Hello UE4 community,
I have a Blueprint that uses a looping timer to apply force to an object every 0.01 seconds. If I tick the “Fixed Frame Rate” option in Project Settings, the object will move faster at lower frame rates than at higher ones despite my physics running independently of “Tick”. Setting a fixed frame rate by setting all the smooth frame rate variables to the same value does not cause the same issue. I would expect slower speeds at lower frame rates if rendering and physics are linked, unless I’m just misunderstanding something. Perhaps this is a bug?
I think if Sub-Stepping is On , AddForce(with tick event) will work independently of the frame rate
here is a test i made(forces are applied inside tick with sub-stepping)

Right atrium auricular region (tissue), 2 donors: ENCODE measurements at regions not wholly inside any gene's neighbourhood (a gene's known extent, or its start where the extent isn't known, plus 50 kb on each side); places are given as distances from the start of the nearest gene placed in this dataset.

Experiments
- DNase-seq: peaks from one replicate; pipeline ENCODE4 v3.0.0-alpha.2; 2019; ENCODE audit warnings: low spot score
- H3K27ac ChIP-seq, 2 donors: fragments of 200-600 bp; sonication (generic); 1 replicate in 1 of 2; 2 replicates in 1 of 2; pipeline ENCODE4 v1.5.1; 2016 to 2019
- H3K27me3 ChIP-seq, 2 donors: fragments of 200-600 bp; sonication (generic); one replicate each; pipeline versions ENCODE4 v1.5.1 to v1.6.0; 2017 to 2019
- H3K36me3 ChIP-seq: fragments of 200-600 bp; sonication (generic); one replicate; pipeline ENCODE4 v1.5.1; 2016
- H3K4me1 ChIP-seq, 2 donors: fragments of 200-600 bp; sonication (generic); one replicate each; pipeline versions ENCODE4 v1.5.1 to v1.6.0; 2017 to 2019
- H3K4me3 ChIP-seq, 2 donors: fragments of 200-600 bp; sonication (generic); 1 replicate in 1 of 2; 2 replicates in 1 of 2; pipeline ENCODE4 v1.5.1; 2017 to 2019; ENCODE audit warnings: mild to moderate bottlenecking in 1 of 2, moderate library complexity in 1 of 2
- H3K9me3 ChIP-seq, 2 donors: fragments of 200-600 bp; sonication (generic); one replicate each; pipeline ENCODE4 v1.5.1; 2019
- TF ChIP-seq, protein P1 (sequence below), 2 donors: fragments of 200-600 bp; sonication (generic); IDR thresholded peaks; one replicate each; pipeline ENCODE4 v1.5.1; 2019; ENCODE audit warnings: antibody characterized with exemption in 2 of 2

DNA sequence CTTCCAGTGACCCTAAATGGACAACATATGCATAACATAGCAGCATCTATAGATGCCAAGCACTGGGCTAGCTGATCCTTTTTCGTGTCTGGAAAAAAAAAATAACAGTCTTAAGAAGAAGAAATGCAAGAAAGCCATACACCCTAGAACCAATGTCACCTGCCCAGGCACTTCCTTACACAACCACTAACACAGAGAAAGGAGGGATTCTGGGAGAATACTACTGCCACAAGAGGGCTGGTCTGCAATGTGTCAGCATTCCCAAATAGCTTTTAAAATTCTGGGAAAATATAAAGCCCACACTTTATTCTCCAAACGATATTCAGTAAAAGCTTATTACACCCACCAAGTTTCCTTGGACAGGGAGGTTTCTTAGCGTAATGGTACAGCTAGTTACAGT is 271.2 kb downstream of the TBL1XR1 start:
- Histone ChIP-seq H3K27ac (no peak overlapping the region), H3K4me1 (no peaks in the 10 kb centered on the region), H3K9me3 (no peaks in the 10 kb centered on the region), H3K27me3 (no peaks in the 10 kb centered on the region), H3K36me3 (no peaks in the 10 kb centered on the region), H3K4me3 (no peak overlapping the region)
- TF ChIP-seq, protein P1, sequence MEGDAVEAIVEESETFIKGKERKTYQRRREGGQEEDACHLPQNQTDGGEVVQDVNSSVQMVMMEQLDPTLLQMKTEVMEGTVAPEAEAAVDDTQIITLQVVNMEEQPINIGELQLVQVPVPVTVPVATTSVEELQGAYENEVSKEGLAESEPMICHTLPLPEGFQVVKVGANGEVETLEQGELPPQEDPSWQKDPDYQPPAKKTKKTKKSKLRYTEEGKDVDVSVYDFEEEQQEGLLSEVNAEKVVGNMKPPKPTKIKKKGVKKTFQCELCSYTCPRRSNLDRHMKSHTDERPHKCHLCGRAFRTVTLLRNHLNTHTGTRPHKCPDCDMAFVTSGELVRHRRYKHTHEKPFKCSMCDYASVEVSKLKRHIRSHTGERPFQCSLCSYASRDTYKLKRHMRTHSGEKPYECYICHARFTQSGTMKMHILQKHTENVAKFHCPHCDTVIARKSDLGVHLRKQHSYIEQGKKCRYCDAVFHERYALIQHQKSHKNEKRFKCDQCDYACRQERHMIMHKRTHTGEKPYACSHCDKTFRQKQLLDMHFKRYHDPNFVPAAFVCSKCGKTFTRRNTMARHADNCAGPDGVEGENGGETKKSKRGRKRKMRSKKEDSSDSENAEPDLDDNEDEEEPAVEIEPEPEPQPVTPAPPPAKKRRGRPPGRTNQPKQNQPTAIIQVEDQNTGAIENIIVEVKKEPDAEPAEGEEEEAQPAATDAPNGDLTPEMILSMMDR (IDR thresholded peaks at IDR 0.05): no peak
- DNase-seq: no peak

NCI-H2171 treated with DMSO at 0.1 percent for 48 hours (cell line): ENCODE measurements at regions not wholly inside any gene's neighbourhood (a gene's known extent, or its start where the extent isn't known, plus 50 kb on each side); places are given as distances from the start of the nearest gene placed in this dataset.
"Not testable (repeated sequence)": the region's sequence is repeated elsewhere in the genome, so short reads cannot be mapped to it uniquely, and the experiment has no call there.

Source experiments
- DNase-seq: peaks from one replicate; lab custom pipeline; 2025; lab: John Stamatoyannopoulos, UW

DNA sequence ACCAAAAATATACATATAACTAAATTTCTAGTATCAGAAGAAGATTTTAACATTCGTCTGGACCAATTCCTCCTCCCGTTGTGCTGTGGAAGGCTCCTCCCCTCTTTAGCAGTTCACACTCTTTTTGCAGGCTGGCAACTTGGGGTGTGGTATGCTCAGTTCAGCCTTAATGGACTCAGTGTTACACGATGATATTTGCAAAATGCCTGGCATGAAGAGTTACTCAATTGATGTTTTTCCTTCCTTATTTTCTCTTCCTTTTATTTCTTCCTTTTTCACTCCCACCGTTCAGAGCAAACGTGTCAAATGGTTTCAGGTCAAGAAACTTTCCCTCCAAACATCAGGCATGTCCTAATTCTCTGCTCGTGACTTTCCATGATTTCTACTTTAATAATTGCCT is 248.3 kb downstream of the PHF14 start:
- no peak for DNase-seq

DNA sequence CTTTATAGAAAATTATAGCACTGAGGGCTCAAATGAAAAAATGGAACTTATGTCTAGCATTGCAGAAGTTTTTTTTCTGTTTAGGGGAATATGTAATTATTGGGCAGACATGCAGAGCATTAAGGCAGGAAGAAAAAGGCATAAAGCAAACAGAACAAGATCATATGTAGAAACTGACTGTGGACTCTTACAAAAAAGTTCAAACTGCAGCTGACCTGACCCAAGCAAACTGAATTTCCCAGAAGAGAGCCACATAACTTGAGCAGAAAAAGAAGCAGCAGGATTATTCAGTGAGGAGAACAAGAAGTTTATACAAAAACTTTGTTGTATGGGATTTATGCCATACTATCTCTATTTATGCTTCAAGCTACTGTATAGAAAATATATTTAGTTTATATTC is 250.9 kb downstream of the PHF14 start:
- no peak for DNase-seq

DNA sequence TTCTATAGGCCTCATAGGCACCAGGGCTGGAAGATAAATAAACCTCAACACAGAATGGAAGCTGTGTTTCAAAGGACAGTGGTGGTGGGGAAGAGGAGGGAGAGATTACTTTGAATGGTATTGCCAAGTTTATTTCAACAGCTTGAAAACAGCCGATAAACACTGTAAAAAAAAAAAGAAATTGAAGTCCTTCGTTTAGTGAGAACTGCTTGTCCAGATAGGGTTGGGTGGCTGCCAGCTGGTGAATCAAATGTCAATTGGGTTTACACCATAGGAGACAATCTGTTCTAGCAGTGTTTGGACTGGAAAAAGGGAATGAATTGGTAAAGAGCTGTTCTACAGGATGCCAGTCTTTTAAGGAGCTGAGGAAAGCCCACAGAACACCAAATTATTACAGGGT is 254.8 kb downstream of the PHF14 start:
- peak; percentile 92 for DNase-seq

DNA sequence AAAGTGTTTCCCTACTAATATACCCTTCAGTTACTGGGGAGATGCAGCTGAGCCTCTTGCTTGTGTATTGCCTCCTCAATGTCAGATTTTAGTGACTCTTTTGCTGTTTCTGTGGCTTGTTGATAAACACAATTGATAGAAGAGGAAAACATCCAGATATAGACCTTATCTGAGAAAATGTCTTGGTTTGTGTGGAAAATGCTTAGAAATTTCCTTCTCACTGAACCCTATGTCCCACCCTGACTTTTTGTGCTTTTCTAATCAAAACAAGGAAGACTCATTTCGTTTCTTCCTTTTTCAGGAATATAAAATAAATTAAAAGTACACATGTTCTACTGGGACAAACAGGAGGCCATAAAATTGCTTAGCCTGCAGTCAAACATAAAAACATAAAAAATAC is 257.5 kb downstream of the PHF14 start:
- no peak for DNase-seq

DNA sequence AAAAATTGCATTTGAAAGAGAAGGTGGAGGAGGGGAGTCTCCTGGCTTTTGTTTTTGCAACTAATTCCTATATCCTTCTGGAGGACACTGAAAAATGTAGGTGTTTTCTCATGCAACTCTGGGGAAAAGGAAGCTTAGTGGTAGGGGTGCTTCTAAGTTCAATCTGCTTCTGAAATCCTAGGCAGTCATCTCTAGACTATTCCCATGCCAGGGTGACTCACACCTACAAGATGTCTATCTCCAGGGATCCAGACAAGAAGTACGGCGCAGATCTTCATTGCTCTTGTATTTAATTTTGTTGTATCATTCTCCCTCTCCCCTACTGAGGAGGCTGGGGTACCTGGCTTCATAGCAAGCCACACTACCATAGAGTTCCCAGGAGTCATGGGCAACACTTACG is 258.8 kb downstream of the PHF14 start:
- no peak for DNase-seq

Thanks for the response. I just tried your suggestion, but sub-stepping seems to have no effect in this situation, unfortunately. I think I may have found the culprit, though. I set the “Fixed Frame Rate” parameter in the Project Settings to 30, then I monitored the frame rate in-game with the relevant console command. The frame rate was still running at around 60. Interesting.
Okay, I think I have answered my own question. As Mhousse stated, sub-stepping can be used to divide out physics applications so that nothing is accelerated when Tick’s DeltaSeconds increases as FPS drops. This only works, though, if physics calls are attached to the Tick function. When I was calling AddForce every 0.01 seconds, rather than per frame, I was getting physics calls that were stacking up on top of one another and adding their forces together since I was getting multiple calls per frame. I do not, however, quite understand why the ‘Fixed Frame Rate’ option in Project Settings has no effect on the gameplay frame rate.